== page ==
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[Review] Marla Mae Massively Misses the Mark

The idea, at least on paper, is terrifying. A woman, Marla Mae (Lisa van Dam-Bates), who has always wanted an IUD (intrauterine device) but for some reason has never gone to a clinic or seen a doctor, decides to let an old friend whose nickname is “Doc.” but who seems to have no other credentials, insert one in her because he will do it for free.

Flash forward to the first time she has sex with her boyfriend without using a condom and guess what happens? If your answer is “she gets pregnant”, then you are definitely watching the wrong movie. Marla doesn’t get pregnant, but her boyfriend literally explodes beneath her during intercourse. Blood splatters across the walls and across Marla’s naked body. The upper part of her boyfriend’s body quivers beneath her in its death throes; the rest of him is just a puddle of gore.

What the heck just happened?

It’s a natural response to what you see take place on the screen; what kind of a birth control device did “Doc” put in this poor woman and, more importantly, will she be able to get it out before her lethal reproductive system kills again?

Let’s answer the second question first: No. Before Marla Mae is over, two more men will meet the same fate, although it can be argued they both ‘deserve’ to die more than their boyfriend did because they are very bad guys.

As for what is causing them to blow up in the first place, well, that’s tougher to answer because van Dam-Bates, who also wrote the script and directed the film, is frustratingly vague on what is happening to Marla in the movie. While it’s almost impossible for the audience to honestly imagine how they would react if their own intimacy ended in such a grisly fashion, it’s a pretty safe bet they would do more than Marla Mae does. Like call the police or get to the nearest hospital so a real doctor can examine her. Instead, Marla Mae wanders around like a ghost, going blankly through the motions of her life as if what happened to someone else. Granted, she is in shock — who wouldn’t be if what happened to her happened to them? But it feels fake, especially since Marla manages to break through to reality from time to time to nudge the plot forward before retreating to her blank stare once again.

Such missteps could be forgiven — or at least tolerated — if the story had enough drive to make you feel you were heading towards a finish worthy of that original idea, but the plot meanders more than Marla. For example, Marla goes to see ‘Doc’ about what he’s done to her but the confrontation that the audience is hoping for fades as she meekly accepts his condescending advice to just ‘get some rest’. Marla then gets attacked on the way home, killing the would-be rapist with her lethal lady parts, but the experience only makes her act even more spiritless than before.

Luckily, Marla has a spunky roommate named Jules (Katie Hemming) who helps her finally take action against “Doc” to get to the bottom of the IUD issue. Or at least that’s where the story seems to be (finally) heading until it simply runs out of steam. There’s one more blood-soaked murder, followed by an underdone denouement that answers absolutely none of the questions the movie has posed while hinting that maybe what you’ve been watching for the past 90-minutes never really happened at all. It’s supposed to be a final twist, but it feels more like a slap in the face.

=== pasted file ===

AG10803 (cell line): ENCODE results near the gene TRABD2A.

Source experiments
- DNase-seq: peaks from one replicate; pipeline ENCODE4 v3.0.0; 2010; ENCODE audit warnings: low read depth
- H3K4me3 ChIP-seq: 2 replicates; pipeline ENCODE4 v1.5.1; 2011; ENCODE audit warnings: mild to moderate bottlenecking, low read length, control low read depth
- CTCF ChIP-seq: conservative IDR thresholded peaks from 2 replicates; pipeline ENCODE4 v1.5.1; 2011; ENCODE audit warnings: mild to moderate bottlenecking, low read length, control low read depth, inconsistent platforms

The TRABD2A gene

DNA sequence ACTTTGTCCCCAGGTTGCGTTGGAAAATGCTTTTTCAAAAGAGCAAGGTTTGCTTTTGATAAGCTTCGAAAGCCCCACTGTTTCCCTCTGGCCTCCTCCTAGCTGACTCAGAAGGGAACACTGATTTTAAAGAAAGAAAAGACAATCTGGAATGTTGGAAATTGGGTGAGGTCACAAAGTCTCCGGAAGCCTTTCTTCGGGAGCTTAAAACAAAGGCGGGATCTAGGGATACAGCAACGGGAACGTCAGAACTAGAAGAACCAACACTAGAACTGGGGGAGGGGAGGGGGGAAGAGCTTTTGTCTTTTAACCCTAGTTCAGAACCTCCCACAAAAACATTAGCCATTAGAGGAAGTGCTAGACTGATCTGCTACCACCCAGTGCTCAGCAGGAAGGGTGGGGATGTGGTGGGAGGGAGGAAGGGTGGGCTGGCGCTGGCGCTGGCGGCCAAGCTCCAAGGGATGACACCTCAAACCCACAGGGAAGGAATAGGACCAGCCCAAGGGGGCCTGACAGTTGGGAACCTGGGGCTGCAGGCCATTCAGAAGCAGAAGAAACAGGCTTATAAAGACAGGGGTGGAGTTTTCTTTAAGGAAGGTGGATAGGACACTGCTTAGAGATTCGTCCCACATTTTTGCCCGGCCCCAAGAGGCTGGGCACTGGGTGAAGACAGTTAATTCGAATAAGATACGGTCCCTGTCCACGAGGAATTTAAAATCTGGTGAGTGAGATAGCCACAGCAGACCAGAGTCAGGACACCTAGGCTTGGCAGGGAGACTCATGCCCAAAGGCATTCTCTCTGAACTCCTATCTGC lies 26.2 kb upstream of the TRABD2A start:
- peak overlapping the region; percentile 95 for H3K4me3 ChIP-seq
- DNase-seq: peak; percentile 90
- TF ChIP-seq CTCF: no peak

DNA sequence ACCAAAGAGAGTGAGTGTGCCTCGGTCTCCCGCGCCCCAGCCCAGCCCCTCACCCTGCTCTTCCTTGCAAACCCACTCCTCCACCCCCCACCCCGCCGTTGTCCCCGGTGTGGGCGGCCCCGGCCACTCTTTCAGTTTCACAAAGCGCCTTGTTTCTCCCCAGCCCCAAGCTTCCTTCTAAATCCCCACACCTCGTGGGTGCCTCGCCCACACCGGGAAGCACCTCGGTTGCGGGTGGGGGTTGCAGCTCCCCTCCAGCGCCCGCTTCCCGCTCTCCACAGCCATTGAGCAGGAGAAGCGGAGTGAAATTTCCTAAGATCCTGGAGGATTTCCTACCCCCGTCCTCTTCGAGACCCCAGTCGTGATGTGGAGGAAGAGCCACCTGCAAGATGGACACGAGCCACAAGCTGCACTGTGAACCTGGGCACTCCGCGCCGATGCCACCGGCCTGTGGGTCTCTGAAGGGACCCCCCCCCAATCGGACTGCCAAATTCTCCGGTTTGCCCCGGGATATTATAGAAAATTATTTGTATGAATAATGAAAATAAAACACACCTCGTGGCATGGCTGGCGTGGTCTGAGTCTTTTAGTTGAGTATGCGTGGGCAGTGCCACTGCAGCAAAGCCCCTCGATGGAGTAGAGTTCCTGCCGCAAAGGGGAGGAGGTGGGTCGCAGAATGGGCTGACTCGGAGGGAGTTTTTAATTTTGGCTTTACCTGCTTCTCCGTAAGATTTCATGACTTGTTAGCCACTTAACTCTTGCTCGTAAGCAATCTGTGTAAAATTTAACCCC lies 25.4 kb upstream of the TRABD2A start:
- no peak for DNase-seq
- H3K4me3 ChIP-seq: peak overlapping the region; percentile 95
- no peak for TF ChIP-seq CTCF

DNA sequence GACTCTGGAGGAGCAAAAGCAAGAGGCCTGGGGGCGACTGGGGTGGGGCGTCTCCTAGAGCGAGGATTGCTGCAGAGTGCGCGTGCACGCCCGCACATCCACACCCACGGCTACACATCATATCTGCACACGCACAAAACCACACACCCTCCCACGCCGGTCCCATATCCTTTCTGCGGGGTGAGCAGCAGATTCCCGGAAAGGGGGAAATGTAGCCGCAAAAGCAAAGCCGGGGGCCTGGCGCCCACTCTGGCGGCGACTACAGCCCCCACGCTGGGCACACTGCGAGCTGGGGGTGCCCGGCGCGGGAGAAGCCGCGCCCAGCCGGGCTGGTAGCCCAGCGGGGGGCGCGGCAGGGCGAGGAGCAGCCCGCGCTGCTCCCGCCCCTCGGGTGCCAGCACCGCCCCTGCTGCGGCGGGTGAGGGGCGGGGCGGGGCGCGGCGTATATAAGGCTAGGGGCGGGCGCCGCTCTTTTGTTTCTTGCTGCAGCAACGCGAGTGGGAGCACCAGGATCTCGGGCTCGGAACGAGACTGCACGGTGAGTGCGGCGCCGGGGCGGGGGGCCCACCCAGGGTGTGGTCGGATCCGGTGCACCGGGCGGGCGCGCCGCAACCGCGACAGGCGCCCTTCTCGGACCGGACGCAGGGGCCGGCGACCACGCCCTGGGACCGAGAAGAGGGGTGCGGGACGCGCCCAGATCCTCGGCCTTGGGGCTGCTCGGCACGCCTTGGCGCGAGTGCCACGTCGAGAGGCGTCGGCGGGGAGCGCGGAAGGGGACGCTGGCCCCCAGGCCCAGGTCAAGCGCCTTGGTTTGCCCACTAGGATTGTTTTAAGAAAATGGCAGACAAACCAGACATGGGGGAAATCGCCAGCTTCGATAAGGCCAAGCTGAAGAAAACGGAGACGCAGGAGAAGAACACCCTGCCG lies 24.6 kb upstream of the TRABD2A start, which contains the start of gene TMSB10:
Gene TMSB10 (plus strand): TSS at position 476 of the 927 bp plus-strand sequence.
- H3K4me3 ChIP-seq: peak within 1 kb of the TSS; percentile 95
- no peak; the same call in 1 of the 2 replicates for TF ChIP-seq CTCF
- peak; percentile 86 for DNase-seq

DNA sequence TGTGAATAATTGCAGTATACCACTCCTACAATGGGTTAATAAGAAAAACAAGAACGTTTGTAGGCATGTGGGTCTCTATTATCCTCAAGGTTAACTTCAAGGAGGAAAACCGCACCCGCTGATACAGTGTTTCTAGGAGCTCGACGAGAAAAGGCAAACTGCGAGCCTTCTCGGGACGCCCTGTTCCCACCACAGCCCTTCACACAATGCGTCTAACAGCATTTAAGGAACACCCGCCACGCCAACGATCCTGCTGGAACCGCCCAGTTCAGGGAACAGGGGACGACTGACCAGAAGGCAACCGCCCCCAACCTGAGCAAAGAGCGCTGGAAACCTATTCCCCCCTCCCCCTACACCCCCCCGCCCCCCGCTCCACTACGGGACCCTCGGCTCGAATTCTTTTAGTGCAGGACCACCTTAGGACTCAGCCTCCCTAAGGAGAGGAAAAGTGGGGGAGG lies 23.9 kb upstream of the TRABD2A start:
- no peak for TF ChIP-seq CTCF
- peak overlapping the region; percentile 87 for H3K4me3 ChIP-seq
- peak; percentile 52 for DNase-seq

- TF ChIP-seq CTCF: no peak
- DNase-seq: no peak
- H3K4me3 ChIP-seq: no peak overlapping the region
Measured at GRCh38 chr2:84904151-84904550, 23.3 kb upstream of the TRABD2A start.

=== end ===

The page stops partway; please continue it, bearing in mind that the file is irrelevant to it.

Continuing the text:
• John Black, Marla
0.4
John Black
John Black still remembers his first horror movie, sneaking in to a double-feature of Horror House with Frankie Avalon and a Boris Karloff film he can’t remember the name of but will always remember for giving him his first glimpse of cinematic nudity as one of the actresses moved from the bed to the door without putting on any underwear! (Fond family memory: That glimpse, when discovered by his parents, cased John’s mom to call the theater and yelling at the manager for letting her son see ‘such filth’.) Luckily, John was more impressed by the blood and horror than the bare haunches and quickly became a devotee of the genre.

John has been a professional movie reviewer since 1987, when his first review – of a Robert De Niro film called Angel Heart – appeared in the entertainment section of The Cape Codder newspaper. He’s been writing about film ever since, primarily now as the entertainment editor at Boston Event Guide. Hardly a day goes by when he doesn’t watch at least one movie, which is how he thinks life was meant to be.
John Black
John Black still remembers his first horror movie, sneaking in to a double-feature of Horror House with Frankie Avalon and a Boris Karloff film he can’t remember the name of but will always remember for giving him his first glimpse of cinematic nudity as one of the actresses moved from the bed to the door without putting on any underwear! (Fond family memory: That glimpse, when discovered by his parents, cased John’s mom to call the theater and yelling at the manager for letting her son see ‘such filth’.) Luckily, John was more impressed by the blood and horror than the bare haunches and quickly became a devotee of the genre. John has been a professional movie reviewer since 1987, when his first review – of a Robert De Niro film called Angel Heart – appeared in the entertainment section of The Cape Codder newspaper. He’s been writing about film ever since, primarily now as the entertainment editor at Boston Event Guide. Hardly a day goes by when he doesn’t watch at least one movie, which is how he thinks life was meant to be.